Doug Glassman, who Tumblrs at '80s Marvel Rocks!]
One needs to only look at the Amazon reviews for Transformers vs. GI Joe to see how divisive it is: one is five stars, the other is one star, and each warns the reader not to pay attention to the other. Depending on who you ask, it’s either one of the most clever and unique projects either franchise has ever engaged in (which is my opinion), or it’s a childish mess not worth the paper it’s printed on.
This is indicative of a trend I hadn’t really considered until recently: for many GI Joe and Transformers fans, the only comics they read are the ones from their franchises. The non-traditional More Than Meets the Eye and female-centric Windblade have broadened the horizons of toy tie-in comics, but Transformers vs. GI Joe might be a step too far for people who just want to see Optimus Prime team up with Snake-Eyes. It’s quite telling that not only does said team-up not occur in this book, but the plot completely prevents it.
While previous GI Joe vs. Transformers crossovers only had the “versus” to indicate GI Joe and the Autobots fighting Cobra and the Decepticons, John Barber and Tom Scioli take a different path. The Transformers presented here are unfathomably alien and are unable to even communicate with humans until late in this collection. Instead of a constant war with balanced sides, Cybertron has been conquered by Megatron, who is interpreted as a dark god akin to DC’s Darkseid. Optimus Prime has fled to parts unknown, leaving behind a scattered Autobot resistance. On the GI Joe side, we’re presented with Duke as a rookie and Snake-Eyes with a face and a voice ... at least, until the end of the initial issue #0, where he becomes the mute we all know as Bumblebee dies and Cobra Commander gets beheaded.
Tom Scioli’s artwork is the biggest indication that Transformers vs. GI Joe is unlike any other title in either franchise. IDW cleverly released #0 as a Free Comic Book Day title to entice potential readers who might otherwise shy away from the odd artwork, and likely by coincidence, it shared shelves with an FCBD edition of Hip-Hop Family Tree. Both Scioli and Family Tree’s Ed Piskor have a similar style derived from the works of Jack Kirby filtered through decades-old printing processes. This can lead to odd interpretations of character designs and warped proportions in service of stylization. Such artwork can be a shock for readers not used to more experimental artwork; while I can see why some call the artwork childish, I also understand the concept behind it.
Barber and Scioli have a major resource on their side: a shared passion for the franchises involved and the storytelling they have the opportunity to share. There are quite literally hundreds of cameos and references, ranging from titles and captions to character appearances. One major human character is Doctor Venom from the Marvel GI Joe title reinterpreted as an apparently benevolent figure. Along with the stock GI Joe vehicle choices for their fleet, there’s also an appearance of the obscure Vector jet from the Battle Force 2000 line. The creators even use the original toy designs to give the characters features they never had in other continuities. For instance, Soundwave uses his interior tape hold to capture a group of Joes. While the original toy can’t do this, it’s a tribute to the way many kids played with their Soundwave toys by pretending to use the tape deck as a prison.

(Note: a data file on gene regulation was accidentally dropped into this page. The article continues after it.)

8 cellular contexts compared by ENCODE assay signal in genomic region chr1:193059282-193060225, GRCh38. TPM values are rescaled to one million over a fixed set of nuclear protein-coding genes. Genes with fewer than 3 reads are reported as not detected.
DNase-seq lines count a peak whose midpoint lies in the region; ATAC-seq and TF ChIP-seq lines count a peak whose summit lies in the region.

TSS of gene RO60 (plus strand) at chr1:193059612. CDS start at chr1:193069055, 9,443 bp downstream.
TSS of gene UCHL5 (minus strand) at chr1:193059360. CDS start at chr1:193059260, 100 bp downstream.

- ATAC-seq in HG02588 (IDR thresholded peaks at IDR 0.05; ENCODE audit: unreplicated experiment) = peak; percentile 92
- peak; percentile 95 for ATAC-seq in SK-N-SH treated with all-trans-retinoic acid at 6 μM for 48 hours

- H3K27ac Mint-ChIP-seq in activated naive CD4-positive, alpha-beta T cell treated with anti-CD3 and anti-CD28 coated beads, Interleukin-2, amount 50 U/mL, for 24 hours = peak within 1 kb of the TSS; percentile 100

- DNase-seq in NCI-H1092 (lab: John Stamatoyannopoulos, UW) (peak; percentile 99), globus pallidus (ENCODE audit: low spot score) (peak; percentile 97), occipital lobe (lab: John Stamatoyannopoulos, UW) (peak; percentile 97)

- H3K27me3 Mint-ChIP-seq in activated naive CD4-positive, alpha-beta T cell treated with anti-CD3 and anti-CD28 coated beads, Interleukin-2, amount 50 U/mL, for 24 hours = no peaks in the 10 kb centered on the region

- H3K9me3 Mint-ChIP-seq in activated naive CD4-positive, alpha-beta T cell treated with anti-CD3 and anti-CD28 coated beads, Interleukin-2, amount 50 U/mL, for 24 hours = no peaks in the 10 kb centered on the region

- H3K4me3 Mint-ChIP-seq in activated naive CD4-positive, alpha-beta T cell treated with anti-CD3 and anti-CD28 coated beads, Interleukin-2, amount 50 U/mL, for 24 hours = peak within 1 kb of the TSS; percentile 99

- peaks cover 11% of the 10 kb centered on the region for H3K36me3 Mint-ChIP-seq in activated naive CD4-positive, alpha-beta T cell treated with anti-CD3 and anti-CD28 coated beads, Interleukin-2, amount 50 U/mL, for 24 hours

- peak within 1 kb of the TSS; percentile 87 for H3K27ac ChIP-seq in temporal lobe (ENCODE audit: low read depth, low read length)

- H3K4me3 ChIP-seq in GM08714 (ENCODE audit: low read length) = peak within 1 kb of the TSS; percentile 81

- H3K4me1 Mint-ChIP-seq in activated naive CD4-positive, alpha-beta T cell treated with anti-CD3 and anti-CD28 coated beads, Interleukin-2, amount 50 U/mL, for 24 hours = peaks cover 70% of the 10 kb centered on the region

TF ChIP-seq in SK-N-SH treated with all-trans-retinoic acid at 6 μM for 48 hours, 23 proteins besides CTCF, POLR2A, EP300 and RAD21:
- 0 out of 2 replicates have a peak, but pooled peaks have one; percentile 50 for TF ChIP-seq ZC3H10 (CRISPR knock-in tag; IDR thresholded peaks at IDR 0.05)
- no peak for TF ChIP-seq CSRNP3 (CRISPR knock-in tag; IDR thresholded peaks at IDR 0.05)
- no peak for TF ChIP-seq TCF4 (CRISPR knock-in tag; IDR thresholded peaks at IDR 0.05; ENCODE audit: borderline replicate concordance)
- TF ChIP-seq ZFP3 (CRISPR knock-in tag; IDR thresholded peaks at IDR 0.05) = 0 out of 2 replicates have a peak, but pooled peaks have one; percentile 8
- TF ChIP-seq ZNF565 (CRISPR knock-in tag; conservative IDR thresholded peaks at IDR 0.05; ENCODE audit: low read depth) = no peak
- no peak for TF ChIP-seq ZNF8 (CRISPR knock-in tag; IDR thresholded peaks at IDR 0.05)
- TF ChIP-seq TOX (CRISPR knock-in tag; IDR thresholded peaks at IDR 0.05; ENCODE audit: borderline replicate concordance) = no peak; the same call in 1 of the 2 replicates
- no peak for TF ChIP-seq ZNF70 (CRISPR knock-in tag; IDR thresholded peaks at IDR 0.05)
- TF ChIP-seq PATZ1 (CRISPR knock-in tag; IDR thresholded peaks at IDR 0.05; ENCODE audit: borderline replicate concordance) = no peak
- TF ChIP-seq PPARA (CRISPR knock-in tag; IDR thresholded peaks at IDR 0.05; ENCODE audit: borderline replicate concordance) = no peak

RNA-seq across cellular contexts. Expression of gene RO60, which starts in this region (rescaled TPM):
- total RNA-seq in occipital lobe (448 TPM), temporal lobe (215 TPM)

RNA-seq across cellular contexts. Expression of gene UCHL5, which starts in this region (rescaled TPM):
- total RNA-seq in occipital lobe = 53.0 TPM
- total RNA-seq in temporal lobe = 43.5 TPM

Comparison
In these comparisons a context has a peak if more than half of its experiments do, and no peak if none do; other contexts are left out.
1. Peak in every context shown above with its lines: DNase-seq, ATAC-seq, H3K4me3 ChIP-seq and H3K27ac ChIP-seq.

The creative team consistently chooses the most unlikely plot developments without making such plot swerves seem too ridiculous. This is made clear in the second issue with the biggest surprise of the entire book: unlike previous GI Joe vs. the Transformers comics, Transformers vs. GI Joe sees the Joes attack Cybertron head-on. Such a plot goes against any expectation of what the book might be about but the Joes have the tech and resources to pull it off. (Good thing it’s the '80s or else the government never would’ve sprung for a giant shuttle capable of transporting the entire Joe force across the universe.) And just when you think that it couldn’t get any crazier, the last issue collected here introduces a task force made up entirely of the Joes’ animal assistants, led by Shipwreck’s parrot Polly.
2014 was a rough year for both the Transformers and GI Joe brands with the former getting stuck with a profitable but bloated fourth film, the latter seemingly getting ignored entirely by Hasbro, and both toy lines suffering from quality control and cut corners. The comics have been a bright spot for the long-time fans (even though GI Joe had a massive retooling of its line) and Transformers vs. GI Joe is a key part of that. It would have been easy to just do a standard ongoing team-up of Hasbro’s sister action figure franchises. Instead, IDW has let two of its most creative staff members loose to create a truly one-of-a-kind book.
Next week, it’s time to return to the Avengers. We have four more months until the Earth explodes ... or reboots ... or whatever it is Hickman’s been leading up to this whole time, but there’s an evil team of Avengers to deal with first.